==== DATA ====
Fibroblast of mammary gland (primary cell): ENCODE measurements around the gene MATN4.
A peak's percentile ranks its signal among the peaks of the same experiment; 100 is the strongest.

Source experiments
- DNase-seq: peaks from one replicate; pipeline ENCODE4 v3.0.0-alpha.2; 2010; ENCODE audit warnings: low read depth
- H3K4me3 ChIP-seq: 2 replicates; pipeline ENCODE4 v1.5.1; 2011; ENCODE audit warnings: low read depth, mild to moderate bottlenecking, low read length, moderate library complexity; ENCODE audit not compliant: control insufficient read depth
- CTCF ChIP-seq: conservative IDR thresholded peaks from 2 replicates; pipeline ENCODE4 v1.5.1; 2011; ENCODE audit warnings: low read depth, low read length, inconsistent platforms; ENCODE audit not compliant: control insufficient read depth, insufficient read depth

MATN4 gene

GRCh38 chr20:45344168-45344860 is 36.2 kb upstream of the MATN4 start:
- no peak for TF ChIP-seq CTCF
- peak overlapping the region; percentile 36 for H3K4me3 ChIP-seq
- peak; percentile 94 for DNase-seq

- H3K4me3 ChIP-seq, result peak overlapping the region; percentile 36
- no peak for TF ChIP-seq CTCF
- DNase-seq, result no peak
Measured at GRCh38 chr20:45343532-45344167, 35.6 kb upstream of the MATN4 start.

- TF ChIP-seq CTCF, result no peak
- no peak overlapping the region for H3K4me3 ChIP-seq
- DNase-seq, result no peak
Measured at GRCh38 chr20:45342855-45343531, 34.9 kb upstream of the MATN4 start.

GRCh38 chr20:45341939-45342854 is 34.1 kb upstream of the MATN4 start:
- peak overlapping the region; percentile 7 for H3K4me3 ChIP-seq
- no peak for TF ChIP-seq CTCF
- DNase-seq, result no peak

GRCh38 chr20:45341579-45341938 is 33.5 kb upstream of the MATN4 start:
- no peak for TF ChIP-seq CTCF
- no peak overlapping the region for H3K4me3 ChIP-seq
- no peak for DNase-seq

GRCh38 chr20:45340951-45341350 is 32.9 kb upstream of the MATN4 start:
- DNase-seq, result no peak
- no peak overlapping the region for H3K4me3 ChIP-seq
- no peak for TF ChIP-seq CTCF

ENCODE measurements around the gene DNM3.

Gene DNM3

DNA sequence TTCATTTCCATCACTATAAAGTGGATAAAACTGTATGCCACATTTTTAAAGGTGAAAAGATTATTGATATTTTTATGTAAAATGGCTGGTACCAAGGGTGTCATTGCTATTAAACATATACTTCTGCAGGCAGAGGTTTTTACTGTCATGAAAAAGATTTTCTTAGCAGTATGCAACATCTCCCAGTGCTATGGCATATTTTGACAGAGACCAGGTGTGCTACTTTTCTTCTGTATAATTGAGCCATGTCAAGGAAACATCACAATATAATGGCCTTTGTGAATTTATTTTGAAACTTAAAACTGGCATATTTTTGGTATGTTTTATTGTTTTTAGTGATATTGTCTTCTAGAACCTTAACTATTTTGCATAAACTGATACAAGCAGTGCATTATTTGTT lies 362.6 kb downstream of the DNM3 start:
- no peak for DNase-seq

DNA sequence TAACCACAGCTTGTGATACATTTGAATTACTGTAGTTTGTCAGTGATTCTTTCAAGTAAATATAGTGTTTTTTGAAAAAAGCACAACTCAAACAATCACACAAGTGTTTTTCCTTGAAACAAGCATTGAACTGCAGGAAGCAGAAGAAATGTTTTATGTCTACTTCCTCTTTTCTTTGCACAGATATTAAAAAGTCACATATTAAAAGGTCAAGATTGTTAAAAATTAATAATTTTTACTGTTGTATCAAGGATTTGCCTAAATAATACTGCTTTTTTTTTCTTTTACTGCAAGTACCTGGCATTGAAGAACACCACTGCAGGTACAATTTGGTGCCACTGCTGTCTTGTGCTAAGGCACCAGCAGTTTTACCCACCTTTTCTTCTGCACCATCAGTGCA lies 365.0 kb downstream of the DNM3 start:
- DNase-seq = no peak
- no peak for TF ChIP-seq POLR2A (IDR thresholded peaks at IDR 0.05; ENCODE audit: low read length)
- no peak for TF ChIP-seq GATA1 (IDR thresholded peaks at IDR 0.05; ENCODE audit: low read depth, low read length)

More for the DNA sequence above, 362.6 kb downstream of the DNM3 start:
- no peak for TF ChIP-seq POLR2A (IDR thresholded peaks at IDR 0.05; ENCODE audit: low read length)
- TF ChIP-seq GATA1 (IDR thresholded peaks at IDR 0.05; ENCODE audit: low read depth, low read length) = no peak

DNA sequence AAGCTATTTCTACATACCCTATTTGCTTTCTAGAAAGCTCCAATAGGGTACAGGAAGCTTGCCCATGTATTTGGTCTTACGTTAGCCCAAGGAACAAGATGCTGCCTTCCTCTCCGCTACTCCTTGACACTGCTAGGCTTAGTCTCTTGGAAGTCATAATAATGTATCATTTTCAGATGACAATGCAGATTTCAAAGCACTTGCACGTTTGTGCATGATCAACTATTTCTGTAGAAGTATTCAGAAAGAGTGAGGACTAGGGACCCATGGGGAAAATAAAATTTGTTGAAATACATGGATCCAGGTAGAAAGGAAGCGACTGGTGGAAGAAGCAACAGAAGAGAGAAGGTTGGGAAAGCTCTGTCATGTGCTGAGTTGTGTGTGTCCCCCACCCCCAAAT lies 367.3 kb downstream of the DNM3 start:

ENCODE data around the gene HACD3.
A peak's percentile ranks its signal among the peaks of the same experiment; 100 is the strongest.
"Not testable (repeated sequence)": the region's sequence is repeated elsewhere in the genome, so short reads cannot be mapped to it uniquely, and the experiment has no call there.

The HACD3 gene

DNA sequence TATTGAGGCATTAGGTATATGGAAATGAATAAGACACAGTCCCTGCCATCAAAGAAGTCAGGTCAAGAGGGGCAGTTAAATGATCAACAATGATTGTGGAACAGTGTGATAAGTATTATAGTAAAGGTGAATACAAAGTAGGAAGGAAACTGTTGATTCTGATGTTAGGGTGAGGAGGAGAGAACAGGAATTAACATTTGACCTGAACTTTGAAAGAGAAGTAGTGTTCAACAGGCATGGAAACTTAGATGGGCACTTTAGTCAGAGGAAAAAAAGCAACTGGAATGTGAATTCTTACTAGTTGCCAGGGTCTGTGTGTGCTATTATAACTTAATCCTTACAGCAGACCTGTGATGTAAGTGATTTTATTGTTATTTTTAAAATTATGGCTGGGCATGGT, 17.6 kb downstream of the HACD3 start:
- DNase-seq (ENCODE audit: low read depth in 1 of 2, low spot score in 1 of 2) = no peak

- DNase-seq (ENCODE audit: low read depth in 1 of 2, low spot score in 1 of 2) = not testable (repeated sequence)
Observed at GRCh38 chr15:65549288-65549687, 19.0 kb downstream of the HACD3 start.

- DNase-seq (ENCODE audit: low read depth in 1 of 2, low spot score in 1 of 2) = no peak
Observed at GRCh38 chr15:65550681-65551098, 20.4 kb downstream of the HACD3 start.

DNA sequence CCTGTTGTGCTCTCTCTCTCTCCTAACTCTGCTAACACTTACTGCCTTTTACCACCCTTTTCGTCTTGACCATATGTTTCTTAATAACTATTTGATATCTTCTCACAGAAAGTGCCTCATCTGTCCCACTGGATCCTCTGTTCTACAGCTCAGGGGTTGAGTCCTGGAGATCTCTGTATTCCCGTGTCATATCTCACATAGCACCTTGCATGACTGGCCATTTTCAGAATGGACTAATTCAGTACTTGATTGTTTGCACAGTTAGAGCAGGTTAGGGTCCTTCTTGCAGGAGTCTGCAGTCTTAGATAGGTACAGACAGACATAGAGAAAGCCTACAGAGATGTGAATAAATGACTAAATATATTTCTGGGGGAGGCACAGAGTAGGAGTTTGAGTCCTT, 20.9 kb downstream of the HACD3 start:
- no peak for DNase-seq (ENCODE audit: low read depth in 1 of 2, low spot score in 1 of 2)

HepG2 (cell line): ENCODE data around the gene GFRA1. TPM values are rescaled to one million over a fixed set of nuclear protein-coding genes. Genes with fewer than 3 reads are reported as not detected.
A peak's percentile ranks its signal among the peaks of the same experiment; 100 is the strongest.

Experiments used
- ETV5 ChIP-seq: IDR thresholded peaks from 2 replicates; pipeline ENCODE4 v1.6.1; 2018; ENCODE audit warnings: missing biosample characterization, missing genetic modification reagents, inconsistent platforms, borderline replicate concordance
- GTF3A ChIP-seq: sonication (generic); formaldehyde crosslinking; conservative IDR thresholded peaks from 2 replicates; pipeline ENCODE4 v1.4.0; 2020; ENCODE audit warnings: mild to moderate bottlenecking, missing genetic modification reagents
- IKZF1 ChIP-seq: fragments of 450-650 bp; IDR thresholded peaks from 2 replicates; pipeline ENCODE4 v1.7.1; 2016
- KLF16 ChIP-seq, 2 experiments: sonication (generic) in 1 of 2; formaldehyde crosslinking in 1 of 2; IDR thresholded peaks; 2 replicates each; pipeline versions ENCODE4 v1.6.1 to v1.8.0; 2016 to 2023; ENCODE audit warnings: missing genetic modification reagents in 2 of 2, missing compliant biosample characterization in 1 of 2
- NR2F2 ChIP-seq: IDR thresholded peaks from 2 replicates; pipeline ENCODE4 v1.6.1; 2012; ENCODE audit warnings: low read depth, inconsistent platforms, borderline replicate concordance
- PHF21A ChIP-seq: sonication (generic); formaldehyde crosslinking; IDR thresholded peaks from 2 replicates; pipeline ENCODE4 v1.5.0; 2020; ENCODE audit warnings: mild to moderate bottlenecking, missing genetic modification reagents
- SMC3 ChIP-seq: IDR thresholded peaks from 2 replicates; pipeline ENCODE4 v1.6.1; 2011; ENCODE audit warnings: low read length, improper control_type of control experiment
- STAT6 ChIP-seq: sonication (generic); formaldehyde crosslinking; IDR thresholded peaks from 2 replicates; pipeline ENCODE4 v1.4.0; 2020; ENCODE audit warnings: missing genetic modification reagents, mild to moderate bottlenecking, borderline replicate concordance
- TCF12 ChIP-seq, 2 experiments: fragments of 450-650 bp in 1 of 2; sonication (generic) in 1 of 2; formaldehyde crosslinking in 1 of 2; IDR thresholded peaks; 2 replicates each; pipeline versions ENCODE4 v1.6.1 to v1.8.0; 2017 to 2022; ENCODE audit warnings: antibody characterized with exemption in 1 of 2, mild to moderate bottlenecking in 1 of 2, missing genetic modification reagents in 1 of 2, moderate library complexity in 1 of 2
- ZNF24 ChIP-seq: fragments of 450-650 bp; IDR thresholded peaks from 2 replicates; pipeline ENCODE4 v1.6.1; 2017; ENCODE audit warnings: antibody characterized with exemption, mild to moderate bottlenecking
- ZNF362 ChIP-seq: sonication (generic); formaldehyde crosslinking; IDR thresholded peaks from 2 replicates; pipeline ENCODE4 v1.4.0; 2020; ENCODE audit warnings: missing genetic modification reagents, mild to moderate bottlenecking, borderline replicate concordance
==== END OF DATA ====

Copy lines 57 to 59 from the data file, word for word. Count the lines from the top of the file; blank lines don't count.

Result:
A peak's percentile ranks its signal among the peaks of the same experiment; 100 is the strongest.

Experiments used
- ETV5 ChIP-seq: IDR thresholded peaks from 2 replicates; pipeline ENCODE4 v1.6.1; 2018; ENCODE audit warnings: missing biosample characterization, missing genetic modification reagents, inconsistent platforms, borderline replicate concordance